“Planting a sustainable future, one order at a time”
Imagine if I told you there is an ecosystem that stores carbon thirty-five times faster than tropical rainforests, is a vibrant resource for all UK marine life, protects our coastline from erosion and cleans our ocean?
I imagine you’d probably say that sounds too good to be true…
Luckily for us, this special ecosystem called Seagrass truly is a dream come true!
But this ecosystem receives a very small amount of attention compared to others like tropical rainforests and coral reefs; furthermore, seagrass is experiencing a significant level of damage throughout the globe. We have reportedly lost one-third of our global seagrass meadows in the last century, resulting in seagrass being one of the world’s most threatened ecosystems.
We at Pineapple Island knew that something had to be done about this. We didn’t want to do something small for a limited amount of time, we wanted real action with visible results.
Hence our Green Friday campaign, which we have chosen to support Project Seagrass, was born!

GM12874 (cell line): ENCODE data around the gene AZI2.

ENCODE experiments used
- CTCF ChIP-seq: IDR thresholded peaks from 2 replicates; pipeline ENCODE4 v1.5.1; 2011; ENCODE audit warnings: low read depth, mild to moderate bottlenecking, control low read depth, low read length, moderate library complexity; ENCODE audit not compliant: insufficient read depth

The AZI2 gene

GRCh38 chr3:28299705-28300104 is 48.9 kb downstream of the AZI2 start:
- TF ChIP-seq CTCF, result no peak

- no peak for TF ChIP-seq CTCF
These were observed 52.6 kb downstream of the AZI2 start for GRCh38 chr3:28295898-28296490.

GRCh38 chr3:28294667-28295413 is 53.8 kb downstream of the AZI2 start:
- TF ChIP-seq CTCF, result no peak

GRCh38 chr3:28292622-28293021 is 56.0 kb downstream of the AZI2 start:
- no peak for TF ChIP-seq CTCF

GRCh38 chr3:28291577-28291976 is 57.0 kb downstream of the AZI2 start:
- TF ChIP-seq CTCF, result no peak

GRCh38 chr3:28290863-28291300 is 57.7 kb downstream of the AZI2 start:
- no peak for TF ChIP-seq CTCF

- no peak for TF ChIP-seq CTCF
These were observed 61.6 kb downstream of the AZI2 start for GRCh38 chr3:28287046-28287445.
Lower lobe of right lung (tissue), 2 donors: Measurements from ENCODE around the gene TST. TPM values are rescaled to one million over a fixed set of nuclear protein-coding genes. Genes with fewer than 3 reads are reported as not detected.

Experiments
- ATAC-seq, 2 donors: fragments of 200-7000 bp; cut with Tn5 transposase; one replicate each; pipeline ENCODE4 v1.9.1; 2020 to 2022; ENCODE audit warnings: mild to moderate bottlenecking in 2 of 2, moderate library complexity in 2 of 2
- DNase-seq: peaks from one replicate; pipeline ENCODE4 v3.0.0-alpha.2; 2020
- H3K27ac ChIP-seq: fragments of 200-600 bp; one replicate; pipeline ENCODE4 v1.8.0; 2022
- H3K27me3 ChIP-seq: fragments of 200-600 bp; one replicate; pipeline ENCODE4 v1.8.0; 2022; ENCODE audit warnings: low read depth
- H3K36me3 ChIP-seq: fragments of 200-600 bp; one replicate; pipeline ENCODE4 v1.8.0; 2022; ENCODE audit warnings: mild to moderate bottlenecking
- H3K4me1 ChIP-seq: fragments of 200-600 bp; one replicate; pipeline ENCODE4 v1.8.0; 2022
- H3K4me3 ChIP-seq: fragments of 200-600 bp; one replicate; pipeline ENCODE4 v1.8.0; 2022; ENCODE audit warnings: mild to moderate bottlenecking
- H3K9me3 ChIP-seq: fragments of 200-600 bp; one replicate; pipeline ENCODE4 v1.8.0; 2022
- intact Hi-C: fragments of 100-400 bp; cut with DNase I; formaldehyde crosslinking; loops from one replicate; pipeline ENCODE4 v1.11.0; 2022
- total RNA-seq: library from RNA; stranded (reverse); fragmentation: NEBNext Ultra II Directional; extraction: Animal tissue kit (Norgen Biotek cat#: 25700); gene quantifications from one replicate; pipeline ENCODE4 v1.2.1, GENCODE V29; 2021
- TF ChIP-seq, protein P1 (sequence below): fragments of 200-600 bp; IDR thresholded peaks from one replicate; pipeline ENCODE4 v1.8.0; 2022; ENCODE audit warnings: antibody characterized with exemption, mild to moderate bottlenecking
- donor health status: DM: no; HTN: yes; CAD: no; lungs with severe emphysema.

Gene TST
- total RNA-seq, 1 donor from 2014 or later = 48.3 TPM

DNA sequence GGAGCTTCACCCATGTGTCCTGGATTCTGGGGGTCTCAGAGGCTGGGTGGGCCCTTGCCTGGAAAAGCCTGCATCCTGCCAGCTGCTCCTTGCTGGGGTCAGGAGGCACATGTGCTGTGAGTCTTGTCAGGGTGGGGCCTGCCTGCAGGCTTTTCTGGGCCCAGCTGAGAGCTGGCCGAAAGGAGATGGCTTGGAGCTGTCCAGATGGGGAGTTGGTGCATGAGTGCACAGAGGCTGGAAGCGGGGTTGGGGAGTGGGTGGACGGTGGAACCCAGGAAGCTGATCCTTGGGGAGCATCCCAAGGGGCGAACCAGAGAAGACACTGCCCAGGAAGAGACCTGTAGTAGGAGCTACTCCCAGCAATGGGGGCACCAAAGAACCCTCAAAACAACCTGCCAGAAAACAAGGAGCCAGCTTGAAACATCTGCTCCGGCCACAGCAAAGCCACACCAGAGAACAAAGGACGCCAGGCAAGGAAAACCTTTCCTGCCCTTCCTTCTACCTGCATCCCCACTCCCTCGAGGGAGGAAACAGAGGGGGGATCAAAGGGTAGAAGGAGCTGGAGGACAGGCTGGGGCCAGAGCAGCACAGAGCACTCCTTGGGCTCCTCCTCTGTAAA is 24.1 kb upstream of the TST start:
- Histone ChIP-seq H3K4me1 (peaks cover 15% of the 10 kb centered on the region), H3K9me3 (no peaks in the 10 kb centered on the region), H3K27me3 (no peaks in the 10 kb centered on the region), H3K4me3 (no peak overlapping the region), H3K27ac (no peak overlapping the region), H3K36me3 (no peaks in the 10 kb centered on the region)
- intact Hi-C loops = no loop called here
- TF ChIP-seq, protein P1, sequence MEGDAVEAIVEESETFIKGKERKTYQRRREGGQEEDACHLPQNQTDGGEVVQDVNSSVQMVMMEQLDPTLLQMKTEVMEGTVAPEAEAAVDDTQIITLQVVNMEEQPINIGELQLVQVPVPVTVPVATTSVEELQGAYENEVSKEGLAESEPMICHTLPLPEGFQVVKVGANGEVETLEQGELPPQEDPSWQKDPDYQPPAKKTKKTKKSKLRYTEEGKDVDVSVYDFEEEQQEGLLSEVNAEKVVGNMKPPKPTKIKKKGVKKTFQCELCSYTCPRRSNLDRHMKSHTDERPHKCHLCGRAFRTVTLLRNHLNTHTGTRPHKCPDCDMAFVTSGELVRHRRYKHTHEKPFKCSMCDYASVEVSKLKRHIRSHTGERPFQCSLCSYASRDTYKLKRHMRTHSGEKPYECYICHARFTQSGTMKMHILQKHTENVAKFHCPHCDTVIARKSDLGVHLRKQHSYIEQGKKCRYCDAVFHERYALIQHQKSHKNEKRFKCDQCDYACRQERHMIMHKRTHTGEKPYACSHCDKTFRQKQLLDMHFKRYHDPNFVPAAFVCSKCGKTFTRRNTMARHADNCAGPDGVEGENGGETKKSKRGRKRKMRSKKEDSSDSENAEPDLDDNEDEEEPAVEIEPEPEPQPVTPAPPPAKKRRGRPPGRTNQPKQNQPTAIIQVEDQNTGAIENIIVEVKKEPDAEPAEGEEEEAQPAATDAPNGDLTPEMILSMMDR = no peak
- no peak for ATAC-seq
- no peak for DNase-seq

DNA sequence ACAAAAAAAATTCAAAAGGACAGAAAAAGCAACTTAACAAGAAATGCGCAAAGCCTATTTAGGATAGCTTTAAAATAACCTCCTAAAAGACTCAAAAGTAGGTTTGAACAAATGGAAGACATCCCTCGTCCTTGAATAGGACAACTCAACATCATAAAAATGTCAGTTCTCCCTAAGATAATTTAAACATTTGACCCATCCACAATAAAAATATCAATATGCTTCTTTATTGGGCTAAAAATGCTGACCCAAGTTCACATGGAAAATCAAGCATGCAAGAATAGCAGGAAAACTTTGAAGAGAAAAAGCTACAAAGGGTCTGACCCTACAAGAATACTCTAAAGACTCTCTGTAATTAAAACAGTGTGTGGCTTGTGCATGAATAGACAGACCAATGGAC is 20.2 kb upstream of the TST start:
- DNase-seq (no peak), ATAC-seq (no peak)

- It raises knowledge and understanding of seagrass and everything it does for us, and the threats it is facing
- A 20% discount on all products will be active on Green Friday, and £1 for every order made from the 23rd to the 27th of November will be donated to Project Seagrass, to contribute to its research, restoration and protection
- We will be encouraging our audience to use Seagrass Spotter, an app designed for the user to record any seagrass that they find, which is used by Project Seagrass to watch and protect this vital ecosystem.
We interviewed two campaign ambassadors to dig deep into the importance of seagrass and marine conservation, as well as how each of them strives to make a difference in their own unique way.
The first of our interviewees is Natalie:
Tell us about you
"The quickest way to describe myself is as a beach lover! Due to growing up on the South Coast and spending most of my spare time at the beach whether it be walking the cliff paths, swimming, surfing or beach cleaning, I have a real connection to the ocean, which also means I have a real desire to protect and conserve the marine environment. Consequently, I regularly clean my local beaches, having collected over 1,234kg of rubbish since I started, and have completed several challenges centred around conservation such as a 20km beach clean over three days in 2021 and founding a campaign called ‘Clean Our Seas’, which focuses on beach cleaning, reducing plastic consumption and raising awareness of the negative impact of plastic pollution.